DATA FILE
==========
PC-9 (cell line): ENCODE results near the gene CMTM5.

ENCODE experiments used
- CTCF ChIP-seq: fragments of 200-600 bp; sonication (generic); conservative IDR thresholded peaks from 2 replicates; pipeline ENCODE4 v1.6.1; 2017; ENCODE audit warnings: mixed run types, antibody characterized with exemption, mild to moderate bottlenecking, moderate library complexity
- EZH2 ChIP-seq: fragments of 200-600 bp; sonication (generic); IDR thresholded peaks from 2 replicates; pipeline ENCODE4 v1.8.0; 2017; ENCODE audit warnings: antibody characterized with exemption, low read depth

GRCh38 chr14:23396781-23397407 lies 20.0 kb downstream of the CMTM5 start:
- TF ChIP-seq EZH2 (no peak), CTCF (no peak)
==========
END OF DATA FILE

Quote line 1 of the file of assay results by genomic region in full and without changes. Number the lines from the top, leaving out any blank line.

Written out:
PC-9 (cell line): ENCODE results near the gene CMTM5.